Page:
The new OCLC Shared Print Management Program is designed to help libraries register shared print collections holdings in WorldCat so that they can collaborate closely to more efficiently manage and share these collections.
A growing number of regional efforts are under way to consolidate and preserve print collections among multiple libraries in response to the widespread availability of digital resources and increasing pressure for space in campus library buildings.
“OCLC member libraries have expressed a great deal of interest in reducing their physical footprints through collaboration,” said Chip Nilges, OCLC Vice President, Business Development. “We think that collaboration extends to a network of partners, ranging from national organizations such as the Center for Research Libraries (CRL) and HathiTrust, to regional consortia and companies like Sustainable Collection Services (SCS) that offer supporting services. Our approach to shared print is collaborative, and is intended to complement and integrate with a wide range of service providers.”
OCLC’s Shared Print Management Program grows out of the OCLC Print Archives Disclosure Pilot Project, which concluded in March 2012. Participants in the project, including several major U.S. research libraries, developed Print Archives Metadata Guidelines to provide libraries with a standards-based approach to registering and sharing print preservation commitments. Over the course of the pilot, participants tested the implementation of these guidelines by registering print archiving commitments in WorldCat and documenting their impact on local cataloging and resource sharing workflows. To date, several thousand print archiving commitments have been registered in WorldCat.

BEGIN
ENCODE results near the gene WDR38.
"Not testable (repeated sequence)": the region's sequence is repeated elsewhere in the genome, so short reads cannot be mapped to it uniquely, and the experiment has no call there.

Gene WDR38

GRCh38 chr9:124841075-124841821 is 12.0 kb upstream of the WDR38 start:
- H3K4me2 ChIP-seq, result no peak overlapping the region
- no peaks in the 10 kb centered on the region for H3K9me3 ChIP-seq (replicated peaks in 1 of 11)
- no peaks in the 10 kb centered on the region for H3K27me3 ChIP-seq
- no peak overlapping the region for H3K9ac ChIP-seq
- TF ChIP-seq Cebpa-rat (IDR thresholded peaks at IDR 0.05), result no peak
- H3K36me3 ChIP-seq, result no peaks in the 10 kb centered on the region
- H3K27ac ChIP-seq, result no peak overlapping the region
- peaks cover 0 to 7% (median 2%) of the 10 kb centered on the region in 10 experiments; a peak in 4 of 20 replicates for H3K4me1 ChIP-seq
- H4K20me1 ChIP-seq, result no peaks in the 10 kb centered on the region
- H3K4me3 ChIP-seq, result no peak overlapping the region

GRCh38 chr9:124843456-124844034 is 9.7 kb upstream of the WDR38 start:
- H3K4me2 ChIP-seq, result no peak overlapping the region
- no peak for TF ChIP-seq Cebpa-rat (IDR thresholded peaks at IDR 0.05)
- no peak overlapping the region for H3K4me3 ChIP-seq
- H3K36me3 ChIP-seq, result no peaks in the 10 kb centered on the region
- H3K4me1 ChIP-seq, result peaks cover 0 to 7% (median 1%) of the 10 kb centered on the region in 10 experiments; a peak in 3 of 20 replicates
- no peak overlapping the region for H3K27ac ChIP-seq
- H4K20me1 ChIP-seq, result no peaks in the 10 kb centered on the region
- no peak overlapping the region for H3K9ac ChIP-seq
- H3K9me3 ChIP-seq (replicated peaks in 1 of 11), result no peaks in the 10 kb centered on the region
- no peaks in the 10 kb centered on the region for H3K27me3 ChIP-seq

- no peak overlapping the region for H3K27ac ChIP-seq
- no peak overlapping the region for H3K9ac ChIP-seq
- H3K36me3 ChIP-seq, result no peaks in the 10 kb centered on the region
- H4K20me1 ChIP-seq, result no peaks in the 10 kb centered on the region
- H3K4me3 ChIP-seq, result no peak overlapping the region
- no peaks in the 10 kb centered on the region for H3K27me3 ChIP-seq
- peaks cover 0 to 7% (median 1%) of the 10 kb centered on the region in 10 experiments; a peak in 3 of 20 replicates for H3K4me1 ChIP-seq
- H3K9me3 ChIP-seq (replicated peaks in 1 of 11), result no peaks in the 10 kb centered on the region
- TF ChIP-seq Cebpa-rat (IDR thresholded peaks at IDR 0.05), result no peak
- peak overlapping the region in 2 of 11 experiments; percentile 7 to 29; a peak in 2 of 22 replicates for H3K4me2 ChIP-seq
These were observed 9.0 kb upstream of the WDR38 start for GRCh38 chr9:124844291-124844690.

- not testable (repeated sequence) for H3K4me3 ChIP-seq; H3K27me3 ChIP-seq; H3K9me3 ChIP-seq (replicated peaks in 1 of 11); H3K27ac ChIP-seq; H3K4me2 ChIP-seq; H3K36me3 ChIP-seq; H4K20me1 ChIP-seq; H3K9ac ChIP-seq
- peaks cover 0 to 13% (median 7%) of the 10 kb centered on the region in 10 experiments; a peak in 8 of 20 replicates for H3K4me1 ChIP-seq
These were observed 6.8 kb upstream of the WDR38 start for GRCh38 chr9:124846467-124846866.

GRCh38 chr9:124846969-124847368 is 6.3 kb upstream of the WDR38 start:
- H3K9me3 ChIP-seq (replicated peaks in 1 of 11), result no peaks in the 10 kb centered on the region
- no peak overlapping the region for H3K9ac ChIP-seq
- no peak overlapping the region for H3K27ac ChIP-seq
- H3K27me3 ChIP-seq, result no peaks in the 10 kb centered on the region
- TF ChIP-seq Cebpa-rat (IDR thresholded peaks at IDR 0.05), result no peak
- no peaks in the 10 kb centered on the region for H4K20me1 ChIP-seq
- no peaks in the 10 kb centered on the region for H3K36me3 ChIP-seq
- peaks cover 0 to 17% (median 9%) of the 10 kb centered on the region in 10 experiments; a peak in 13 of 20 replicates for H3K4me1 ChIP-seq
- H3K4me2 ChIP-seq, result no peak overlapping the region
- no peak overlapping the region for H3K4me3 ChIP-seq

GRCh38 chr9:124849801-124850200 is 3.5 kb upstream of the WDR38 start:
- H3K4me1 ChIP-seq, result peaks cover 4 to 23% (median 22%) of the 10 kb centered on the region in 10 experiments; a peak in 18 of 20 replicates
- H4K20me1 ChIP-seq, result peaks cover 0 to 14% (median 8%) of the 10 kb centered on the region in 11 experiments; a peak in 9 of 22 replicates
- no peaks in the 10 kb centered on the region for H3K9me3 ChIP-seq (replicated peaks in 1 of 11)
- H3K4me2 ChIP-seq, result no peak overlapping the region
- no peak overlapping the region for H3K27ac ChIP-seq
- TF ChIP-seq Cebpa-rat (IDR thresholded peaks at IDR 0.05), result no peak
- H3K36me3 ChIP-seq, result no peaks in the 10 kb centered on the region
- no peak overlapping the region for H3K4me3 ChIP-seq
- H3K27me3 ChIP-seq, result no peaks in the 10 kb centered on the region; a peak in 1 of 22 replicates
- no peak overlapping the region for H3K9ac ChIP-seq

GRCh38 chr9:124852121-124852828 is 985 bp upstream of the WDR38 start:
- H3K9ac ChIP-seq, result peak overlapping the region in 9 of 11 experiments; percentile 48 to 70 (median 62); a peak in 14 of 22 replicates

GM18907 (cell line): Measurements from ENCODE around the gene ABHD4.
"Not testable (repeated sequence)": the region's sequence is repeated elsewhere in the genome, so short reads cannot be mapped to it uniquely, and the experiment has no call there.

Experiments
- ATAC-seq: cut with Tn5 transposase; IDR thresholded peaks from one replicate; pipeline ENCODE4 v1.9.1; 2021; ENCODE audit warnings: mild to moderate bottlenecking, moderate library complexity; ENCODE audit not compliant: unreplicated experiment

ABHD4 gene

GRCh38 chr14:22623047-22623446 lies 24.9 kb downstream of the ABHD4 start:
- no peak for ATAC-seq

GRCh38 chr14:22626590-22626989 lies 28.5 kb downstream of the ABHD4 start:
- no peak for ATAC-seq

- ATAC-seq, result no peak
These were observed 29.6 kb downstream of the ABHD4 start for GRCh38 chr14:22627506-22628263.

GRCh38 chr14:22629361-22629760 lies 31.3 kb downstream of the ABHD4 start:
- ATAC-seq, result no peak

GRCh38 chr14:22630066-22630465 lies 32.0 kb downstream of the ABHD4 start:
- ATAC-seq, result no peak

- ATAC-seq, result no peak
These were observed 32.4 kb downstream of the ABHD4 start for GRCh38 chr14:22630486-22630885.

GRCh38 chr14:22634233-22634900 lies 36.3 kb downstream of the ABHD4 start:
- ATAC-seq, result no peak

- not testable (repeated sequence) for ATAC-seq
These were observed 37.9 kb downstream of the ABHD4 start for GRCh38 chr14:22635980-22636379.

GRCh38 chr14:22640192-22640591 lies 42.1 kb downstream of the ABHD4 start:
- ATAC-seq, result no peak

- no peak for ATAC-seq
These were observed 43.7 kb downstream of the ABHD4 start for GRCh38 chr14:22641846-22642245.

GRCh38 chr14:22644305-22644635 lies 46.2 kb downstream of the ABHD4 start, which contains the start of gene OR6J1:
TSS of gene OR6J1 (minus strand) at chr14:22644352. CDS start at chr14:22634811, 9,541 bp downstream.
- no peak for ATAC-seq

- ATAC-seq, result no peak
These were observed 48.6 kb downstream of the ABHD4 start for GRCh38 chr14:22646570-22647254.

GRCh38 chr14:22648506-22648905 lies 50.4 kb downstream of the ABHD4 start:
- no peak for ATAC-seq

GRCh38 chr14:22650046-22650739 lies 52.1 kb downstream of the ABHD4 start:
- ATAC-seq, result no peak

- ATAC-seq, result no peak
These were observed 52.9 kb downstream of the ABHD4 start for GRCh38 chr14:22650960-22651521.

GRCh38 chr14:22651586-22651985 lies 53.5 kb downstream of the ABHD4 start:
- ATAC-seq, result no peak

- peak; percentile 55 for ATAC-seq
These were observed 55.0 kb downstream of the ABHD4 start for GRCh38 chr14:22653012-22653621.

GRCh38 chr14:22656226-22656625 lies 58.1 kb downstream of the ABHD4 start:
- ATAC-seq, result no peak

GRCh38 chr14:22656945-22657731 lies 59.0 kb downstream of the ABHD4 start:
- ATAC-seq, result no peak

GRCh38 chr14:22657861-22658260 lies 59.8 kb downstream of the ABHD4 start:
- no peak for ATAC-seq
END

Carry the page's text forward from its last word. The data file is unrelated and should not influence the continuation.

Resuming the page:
OCLC Research has been exploring the evolution of library operations associated with the ongoing shift from locally owned print inventory to jointly managed print and digital collections.
“The burgeoning interest in shared print management among members of the OCLC cooperative reflects a growing awareness that long-term preservation of the published record can be organized as a collective effort, enabling individual libraries to redeploy local resources in support of evolving institutional priorities,” said Constance Malpas, Program Officer, OCLC Research, who has done extensive research into shared print collaboration.
Shared print consultant Lizanne Payne, who serves as Project Manager for the Western Regional Storage Trust (WEST) and Planning Consultant for the Research Collections and Preservation Consortium (ReCAP), has assisted OCLC to understand the needs of libraries and consortia that are establishing shared print agreements. “Shared collections are actually happening now, and will change the way libraries describe and provide access to holdings,” Payne said. “I believe libraries will welcome OCLC’s active engagement in this increasingly important model for library collections.”
“OCLC is eager to help libraries and consortia as they establish the processes necessary to report shared print holdings to WorldCat,” said Bill Carney, OCLC Content Manager, who is serving as Shared Print Community Liaison to assist libraries in shared print programs. “We will work with libraries to investigate additional requirements and services to support cooperative management of print collections.”
Libraries and groups interested in registering their shared print collections in WorldCat can begin by contacting Bill Carney, OCLC’s Shared Print Community Liaison, at [email protected].
Visit the OCLC website for more information about the Shared Print Management Program www.oclc.org/productworks/shared-print-management.htm.